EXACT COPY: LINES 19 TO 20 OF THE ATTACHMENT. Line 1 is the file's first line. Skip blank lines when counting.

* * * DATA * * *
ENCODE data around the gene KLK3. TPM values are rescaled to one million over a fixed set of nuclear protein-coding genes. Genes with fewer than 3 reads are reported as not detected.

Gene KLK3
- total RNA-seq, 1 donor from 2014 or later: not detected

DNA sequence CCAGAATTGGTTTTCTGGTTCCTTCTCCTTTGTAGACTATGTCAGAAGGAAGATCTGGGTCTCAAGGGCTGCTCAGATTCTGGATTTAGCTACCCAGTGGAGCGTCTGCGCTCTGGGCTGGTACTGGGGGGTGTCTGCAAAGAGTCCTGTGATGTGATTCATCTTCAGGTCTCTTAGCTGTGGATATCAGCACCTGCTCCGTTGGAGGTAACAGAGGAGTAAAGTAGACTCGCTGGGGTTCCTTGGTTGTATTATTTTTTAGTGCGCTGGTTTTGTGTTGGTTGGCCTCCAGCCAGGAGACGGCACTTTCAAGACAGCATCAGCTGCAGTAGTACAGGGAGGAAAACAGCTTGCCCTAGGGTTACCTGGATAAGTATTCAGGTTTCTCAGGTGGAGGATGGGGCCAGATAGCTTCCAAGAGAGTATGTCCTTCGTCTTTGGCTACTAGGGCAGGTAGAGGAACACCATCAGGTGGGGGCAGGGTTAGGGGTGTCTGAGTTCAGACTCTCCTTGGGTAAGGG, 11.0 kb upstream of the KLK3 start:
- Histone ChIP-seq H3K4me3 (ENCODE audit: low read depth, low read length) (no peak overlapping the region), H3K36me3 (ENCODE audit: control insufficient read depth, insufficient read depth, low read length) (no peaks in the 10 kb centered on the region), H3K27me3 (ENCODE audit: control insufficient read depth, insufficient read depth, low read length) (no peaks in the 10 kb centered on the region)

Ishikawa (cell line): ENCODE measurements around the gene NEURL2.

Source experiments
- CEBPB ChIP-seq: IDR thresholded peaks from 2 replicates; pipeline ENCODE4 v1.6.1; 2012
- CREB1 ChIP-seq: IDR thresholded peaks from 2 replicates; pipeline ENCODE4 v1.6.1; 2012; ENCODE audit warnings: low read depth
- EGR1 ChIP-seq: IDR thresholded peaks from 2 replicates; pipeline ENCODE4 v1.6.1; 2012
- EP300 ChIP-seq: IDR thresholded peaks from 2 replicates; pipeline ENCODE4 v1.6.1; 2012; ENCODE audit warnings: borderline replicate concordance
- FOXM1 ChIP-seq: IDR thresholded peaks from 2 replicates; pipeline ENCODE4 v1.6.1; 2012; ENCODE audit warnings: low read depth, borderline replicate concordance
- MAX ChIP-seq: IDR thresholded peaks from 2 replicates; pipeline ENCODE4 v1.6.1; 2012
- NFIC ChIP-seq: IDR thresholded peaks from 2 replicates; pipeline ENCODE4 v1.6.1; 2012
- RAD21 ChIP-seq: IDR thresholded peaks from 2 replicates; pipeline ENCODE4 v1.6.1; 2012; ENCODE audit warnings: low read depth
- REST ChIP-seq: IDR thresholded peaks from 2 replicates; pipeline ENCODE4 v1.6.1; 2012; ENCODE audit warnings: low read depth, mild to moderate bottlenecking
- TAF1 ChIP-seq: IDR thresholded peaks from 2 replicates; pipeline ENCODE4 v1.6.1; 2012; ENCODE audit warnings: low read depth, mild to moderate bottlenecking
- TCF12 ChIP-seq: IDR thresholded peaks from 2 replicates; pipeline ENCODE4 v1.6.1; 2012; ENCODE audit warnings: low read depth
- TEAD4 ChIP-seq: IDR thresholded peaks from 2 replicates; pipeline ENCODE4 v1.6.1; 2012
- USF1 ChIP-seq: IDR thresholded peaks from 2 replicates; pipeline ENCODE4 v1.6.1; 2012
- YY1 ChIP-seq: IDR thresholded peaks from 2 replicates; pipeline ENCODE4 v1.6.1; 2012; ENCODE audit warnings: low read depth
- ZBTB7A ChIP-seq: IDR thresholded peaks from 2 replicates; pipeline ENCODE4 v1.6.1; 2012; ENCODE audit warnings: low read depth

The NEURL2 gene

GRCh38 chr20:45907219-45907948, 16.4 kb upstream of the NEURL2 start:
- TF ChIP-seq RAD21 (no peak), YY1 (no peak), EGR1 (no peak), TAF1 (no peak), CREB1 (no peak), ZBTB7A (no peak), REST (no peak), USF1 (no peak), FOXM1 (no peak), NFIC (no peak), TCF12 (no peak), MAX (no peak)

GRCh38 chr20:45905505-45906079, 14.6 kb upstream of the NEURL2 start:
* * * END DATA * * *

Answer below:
- TEAD4 ChIP-seq: IDR thresholded peaks from 2 replicates; pipeline ENCODE4 v1.6.1; 2012
- USF1 ChIP-seq: IDR thresholded peaks from 2 replicates; pipeline ENCODE4 v1.6.1; 2012